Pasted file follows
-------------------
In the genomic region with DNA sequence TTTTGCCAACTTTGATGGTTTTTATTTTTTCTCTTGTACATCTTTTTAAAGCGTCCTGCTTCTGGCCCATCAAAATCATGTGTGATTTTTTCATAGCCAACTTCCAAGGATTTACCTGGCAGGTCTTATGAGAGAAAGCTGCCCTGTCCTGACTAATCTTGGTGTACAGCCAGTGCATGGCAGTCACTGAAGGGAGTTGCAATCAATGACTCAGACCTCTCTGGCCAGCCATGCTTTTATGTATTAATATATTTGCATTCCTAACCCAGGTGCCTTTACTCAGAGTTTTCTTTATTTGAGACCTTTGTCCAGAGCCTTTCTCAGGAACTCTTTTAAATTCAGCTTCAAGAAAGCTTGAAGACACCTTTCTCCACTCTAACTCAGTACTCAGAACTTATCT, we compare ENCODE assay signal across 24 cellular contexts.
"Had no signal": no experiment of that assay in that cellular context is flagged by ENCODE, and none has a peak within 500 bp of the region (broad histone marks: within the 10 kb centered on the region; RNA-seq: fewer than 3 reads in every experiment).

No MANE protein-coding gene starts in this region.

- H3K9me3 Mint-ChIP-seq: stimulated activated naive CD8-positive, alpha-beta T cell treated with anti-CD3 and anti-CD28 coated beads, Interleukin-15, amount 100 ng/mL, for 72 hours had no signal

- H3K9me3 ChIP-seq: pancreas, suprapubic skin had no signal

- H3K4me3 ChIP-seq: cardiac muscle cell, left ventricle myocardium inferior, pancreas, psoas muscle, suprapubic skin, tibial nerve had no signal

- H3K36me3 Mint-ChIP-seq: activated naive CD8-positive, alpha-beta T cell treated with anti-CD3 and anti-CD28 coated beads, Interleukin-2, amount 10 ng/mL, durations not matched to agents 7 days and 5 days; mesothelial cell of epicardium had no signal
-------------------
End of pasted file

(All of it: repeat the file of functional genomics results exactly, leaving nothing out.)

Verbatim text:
In the genomic region with DNA sequence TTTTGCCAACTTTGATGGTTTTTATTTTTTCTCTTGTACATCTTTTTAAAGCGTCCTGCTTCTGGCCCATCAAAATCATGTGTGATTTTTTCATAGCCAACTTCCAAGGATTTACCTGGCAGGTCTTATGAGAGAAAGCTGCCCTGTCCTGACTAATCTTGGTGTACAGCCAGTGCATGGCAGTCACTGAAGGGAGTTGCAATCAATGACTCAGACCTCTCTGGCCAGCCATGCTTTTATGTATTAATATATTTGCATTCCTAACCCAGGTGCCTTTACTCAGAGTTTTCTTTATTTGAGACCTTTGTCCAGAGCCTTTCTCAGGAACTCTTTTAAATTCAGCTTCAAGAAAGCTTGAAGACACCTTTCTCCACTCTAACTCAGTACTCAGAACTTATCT, we compare ENCODE assay signal across 24 cellular contexts.
"Had no signal": no experiment of that assay in that cellular context is flagged by ENCODE, and none has a peak within 500 bp of the region (broad histone marks: within the 10 kb centered on the region; RNA-seq: fewer than 3 reads in every experiment).

No MANE protein-coding gene starts in this region.

- H3K9me3 Mint-ChIP-seq: stimulated activated naive CD8-positive, alpha-beta T cell treated with anti-CD3 and anti-CD28 coated beads, Interleukin-15, amount 100 ng/mL, for 72 hours had no signal

- H3K9me3 ChIP-seq: pancreas, suprapubic skin had no signal

- H3K4me3 ChIP-seq: cardiac muscle cell, left ventricle myocardium inferior, pancreas, psoas muscle, suprapubic skin, tibial nerve had no signal

- H3K36me3 Mint-ChIP-seq: activated naive CD8-positive, alpha-beta T cell treated with anti-CD3 and anti-CD28 coated beads, Interleukin-2, amount 10 ng/mL, durations not matched to agents 7 days and 5 days; mesothelial cell of epicardium had no signal